Feb 3, 2012 at 20:32
  • It all depends on how many modules you can or will use. See the answer by @vmpstr, using Date::Parse. If installing that module is acceptable, go for it. It's likely doing a better work of handling different data formats and possible errors than this short snippet of code.
    – theglauber
    Feb 3, 2012 at 20:34
  • I like this code snippet, simple and workable without additional dependency .
    – thinkhy
    Sep 13, 2014 at 13:51
  • vmpstr's answer is just 2 lines, and uses a robust CPAN module, which to me is a much better approach.
    – RichVel
    Dec 11, 2015 at 18:11

Assuming you want to use Date::Calc, convert the two values to "time" values with Date_to_Time and subtract the values to get the difference in seconds. But to do this, you need to convert from the strings to YY MM DD hh mm ss values to pass to Date_to_Time first.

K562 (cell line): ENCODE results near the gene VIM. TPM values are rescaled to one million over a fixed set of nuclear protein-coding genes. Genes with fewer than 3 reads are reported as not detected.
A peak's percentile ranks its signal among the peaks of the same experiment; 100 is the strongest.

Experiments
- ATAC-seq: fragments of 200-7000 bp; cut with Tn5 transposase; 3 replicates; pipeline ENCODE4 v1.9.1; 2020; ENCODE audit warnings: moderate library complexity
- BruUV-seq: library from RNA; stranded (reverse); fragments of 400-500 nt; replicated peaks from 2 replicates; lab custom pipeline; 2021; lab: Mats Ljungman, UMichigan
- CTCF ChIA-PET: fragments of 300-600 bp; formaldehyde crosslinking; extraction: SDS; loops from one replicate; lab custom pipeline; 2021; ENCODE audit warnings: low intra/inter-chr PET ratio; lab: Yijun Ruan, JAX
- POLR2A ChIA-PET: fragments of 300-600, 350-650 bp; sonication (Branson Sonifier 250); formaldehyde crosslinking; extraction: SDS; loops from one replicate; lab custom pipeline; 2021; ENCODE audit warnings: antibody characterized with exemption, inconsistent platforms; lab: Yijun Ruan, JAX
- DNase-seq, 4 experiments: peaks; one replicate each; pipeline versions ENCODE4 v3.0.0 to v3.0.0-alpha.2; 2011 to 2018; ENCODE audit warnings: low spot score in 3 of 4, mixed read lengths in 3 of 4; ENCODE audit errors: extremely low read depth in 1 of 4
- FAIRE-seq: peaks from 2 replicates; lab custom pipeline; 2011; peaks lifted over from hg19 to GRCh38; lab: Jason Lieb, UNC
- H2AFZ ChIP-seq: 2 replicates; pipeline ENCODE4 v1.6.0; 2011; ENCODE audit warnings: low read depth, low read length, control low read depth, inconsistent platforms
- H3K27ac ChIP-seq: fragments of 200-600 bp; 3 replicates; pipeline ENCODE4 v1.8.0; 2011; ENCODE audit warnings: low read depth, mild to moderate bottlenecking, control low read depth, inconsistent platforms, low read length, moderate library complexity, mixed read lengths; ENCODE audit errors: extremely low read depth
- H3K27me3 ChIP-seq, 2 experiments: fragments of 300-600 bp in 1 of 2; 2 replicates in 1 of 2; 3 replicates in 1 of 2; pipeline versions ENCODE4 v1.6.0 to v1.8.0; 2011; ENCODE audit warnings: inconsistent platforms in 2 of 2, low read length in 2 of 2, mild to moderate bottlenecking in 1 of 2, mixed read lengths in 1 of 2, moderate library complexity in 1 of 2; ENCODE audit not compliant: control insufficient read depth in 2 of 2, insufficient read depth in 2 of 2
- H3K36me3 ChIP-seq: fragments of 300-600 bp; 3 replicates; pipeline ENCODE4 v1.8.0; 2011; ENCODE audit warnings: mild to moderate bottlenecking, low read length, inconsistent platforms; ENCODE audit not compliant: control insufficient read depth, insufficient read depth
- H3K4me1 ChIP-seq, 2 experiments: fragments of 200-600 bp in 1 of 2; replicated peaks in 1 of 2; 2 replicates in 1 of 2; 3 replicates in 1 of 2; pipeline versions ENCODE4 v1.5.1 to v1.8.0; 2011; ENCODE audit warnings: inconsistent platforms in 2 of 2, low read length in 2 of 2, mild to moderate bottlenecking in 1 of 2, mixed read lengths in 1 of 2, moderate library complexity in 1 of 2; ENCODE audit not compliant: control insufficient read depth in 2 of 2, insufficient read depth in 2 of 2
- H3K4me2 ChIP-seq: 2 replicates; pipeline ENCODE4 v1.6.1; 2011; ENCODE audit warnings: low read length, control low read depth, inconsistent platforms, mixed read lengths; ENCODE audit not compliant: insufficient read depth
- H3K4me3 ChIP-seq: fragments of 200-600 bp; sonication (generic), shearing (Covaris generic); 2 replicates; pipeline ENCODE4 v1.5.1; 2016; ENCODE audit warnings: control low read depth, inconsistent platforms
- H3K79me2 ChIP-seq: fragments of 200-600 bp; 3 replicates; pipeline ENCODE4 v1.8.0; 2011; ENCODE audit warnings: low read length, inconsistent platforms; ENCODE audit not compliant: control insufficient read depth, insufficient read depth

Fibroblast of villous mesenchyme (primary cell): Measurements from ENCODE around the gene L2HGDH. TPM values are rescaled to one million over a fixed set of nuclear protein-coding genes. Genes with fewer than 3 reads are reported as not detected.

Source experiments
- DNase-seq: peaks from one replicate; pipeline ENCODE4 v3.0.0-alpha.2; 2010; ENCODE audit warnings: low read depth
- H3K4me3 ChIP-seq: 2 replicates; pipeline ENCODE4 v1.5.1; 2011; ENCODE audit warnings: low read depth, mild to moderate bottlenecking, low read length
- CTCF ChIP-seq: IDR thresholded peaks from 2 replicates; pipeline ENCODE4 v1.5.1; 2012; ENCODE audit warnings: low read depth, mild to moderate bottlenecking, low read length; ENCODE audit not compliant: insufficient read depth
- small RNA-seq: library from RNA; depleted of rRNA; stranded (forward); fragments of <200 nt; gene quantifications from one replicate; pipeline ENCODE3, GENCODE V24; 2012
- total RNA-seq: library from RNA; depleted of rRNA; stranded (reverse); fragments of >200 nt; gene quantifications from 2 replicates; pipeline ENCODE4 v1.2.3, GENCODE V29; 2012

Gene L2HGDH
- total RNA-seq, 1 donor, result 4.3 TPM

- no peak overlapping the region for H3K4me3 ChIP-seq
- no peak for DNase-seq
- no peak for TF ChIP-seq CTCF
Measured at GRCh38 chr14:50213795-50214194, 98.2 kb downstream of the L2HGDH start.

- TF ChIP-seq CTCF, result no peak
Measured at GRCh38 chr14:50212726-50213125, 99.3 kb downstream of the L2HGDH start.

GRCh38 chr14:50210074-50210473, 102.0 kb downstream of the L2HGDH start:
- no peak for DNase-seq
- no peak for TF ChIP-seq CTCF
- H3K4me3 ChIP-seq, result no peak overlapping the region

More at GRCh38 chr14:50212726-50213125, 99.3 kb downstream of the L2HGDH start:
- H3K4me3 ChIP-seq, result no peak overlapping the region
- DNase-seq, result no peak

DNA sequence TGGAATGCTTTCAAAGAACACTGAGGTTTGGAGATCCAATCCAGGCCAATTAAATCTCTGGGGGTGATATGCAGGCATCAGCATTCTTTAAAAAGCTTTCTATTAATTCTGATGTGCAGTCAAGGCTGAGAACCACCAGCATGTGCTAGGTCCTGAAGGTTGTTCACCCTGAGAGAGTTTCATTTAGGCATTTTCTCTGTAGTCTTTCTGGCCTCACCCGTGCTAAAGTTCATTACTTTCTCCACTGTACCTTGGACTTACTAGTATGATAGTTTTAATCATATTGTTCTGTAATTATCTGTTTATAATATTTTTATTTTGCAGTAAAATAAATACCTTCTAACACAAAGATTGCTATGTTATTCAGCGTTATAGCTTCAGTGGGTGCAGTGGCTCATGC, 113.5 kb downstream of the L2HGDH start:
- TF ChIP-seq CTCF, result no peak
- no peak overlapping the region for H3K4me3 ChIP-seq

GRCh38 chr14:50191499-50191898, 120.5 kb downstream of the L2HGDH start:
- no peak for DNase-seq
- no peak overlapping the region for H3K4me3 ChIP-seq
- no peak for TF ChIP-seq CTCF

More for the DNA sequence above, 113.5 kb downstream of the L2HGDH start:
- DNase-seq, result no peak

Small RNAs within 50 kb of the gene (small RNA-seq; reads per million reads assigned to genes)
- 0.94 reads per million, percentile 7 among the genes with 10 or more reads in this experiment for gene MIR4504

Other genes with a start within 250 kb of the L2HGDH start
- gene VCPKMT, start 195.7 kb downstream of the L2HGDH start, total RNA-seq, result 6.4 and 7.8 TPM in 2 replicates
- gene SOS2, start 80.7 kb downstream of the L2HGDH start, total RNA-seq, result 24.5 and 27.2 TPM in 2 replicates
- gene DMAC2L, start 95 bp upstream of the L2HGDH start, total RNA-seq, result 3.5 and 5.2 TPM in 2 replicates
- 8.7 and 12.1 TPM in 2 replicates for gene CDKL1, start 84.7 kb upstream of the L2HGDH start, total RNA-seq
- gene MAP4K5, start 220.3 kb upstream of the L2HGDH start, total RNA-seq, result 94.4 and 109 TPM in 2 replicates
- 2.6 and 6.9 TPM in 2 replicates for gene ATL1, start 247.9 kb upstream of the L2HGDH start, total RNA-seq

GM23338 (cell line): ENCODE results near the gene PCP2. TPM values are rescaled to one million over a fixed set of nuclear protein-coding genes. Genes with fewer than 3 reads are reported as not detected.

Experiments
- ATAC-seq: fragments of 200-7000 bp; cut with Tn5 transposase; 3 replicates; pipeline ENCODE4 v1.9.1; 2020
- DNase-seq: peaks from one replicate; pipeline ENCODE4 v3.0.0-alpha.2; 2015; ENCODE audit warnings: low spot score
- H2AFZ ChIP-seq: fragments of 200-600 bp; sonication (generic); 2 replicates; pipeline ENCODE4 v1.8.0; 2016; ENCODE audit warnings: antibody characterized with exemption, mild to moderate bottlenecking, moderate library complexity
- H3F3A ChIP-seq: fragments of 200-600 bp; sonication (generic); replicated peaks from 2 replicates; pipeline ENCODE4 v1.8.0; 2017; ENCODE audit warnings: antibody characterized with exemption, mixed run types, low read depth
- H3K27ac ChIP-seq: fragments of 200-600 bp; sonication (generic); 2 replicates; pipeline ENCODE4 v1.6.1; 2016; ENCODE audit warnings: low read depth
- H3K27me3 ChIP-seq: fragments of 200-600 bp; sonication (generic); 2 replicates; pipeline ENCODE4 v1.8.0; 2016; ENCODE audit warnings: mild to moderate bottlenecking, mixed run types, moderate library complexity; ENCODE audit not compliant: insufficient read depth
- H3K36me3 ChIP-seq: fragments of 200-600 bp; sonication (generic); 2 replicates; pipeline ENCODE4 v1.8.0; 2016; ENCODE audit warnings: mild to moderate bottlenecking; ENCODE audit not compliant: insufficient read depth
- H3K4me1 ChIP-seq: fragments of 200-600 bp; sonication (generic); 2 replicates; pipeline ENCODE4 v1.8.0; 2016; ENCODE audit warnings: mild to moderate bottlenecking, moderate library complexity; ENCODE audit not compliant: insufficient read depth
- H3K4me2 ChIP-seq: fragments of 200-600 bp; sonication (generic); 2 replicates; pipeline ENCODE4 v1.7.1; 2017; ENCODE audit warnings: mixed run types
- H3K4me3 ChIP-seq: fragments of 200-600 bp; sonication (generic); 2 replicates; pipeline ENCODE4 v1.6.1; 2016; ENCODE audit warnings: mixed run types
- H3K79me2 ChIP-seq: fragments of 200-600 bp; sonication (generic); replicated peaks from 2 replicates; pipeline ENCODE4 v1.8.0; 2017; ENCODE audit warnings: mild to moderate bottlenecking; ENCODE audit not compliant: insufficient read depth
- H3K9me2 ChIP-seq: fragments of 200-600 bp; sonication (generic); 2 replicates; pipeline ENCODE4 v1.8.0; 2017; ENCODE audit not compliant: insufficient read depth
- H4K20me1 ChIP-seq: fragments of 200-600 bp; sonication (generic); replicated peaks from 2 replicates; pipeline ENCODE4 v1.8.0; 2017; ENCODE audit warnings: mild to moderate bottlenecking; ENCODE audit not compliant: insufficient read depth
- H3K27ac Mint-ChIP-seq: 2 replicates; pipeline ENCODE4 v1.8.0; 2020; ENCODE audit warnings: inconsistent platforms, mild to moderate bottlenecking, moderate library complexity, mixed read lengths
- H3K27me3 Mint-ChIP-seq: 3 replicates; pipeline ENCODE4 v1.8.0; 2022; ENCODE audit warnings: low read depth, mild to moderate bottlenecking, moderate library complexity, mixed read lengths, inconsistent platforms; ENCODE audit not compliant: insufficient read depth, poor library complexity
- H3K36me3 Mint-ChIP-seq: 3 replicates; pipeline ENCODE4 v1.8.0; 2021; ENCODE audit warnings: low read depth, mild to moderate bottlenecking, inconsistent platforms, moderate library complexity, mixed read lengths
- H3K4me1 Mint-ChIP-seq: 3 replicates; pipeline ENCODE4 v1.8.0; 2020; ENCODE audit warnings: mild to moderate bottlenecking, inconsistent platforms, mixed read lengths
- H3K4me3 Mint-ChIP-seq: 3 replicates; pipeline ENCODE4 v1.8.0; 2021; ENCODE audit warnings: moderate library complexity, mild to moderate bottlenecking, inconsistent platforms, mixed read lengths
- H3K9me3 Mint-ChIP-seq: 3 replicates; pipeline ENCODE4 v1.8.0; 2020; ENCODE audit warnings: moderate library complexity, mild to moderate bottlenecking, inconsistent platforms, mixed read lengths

There are some cases where you absolutely cannot import any third party package. One of these instances: online code sandbox websites. After checking ten different Perl sandboxes, I couldn't find a single one that would allow use statements. Unless you full have system-admin permissions to a Perl environment that's entirely at your whim, even testing any of these answers above will be tricky!

Package-Free Solution

Here is a solution that works works without any package dependencies and remains lightweight and simple...

Full Working Demo

sub getTimeDiff {
    my ($times) = @_;
    my @times = sort {$a cmp $b} @{$times};
    my ($endhour, $endminute, $endsecond, $starthour, $startminute, $startsecond) = (split(':', $times[0]), split(':', $times[1]));